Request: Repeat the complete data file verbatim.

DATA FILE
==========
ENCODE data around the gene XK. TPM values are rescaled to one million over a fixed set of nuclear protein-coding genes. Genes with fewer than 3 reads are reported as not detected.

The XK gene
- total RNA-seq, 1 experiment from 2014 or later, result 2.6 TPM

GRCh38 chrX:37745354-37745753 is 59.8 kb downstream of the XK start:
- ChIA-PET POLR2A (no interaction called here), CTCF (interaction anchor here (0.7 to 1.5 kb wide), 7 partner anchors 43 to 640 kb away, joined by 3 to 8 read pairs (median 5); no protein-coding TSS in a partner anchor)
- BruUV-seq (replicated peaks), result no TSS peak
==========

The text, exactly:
ENCODE data around the gene XK. TPM values are rescaled to one million over a fixed set of nuclear protein-coding genes. Genes with fewer than 3 reads are reported as not detected.

The XK gene
- total RNA-seq, 1 experiment from 2014 or later, result 2.6 TPM

GRCh38 chrX:37745354-37745753 is 59.8 kb downstream of the XK start:
- ChIA-PET POLR2A (no interaction called here), CTCF (interaction anchor here (0.7 to 1.5 kb wide), 7 partner anchors 43 to 640 kb away, joined by 3 to 8 read pairs (median 5); no protein-coding TSS in a partner anchor)
- BruUV-seq (replicated peaks), result no TSS peak